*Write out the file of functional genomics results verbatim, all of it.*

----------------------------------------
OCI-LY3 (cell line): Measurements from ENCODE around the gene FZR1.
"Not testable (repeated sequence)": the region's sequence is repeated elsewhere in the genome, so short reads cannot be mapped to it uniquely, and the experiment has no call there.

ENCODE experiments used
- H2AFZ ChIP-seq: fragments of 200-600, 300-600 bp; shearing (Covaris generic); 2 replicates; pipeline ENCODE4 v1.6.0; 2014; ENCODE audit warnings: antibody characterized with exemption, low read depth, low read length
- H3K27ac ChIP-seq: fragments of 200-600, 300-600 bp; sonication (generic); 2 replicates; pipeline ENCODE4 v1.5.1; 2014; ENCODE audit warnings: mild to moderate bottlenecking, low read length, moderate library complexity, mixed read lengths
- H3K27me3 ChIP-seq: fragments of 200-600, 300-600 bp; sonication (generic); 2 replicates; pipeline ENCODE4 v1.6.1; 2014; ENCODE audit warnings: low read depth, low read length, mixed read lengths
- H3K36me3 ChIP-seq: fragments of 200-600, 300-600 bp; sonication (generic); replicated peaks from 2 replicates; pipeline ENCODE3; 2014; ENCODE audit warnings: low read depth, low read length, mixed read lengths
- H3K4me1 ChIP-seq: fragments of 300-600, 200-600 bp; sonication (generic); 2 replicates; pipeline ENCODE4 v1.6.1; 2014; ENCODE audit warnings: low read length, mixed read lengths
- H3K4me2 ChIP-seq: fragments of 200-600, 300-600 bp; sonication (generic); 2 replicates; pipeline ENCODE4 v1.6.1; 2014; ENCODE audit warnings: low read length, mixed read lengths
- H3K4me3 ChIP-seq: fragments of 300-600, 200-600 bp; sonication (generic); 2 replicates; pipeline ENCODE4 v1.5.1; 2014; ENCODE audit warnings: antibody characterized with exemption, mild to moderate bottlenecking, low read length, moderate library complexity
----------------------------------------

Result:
OCI-LY3 (cell line): Measurements from ENCODE around the gene FZR1.
"Not testable (repeated sequence)": the region's sequence is repeated elsewhere in the genome, so short reads cannot be mapped to it uniquely, and the experiment has no call there.

ENCODE experiments used
- H2AFZ ChIP-seq: fragments of 200-600, 300-600 bp; shearing (Covaris generic); 2 replicates; pipeline ENCODE4 v1.6.0; 2014; ENCODE audit warnings: antibody characterized with exemption, low read depth, low read length
- H3K27ac ChIP-seq: fragments of 200-600, 300-600 bp; sonication (generic); 2 replicates; pipeline ENCODE4 v1.5.1; 2014; ENCODE audit warnings: mild to moderate bottlenecking, low read length, moderate library complexity, mixed read lengths
- H3K27me3 ChIP-seq: fragments of 200-600, 300-600 bp; sonication (generic); 2 replicates; pipeline ENCODE4 v1.6.1; 2014; ENCODE audit warnings: low read depth, low read length, mixed read lengths
- H3K36me3 ChIP-seq: fragments of 200-600, 300-600 bp; sonication (generic); replicated peaks from 2 replicates; pipeline ENCODE3; 2014; ENCODE audit warnings: low read depth, low read length, mixed read lengths
- H3K4me1 ChIP-seq: fragments of 300-600, 200-600 bp; sonication (generic); 2 replicates; pipeline ENCODE4 v1.6.1; 2014; ENCODE audit warnings: low read length, mixed read lengths
- H3K4me2 ChIP-seq: fragments of 200-600, 300-600 bp; sonication (generic); 2 replicates; pipeline ENCODE4 v1.6.1; 2014; ENCODE audit warnings: low read length, mixed read lengths
- H3K4me3 ChIP-seq: fragments of 300-600, 200-600 bp; sonication (generic); 2 replicates; pipeline ENCODE4 v1.5.1; 2014; ENCODE audit warnings: antibody characterized with exemption, mild to moderate bottlenecking, low read length, moderate library complexity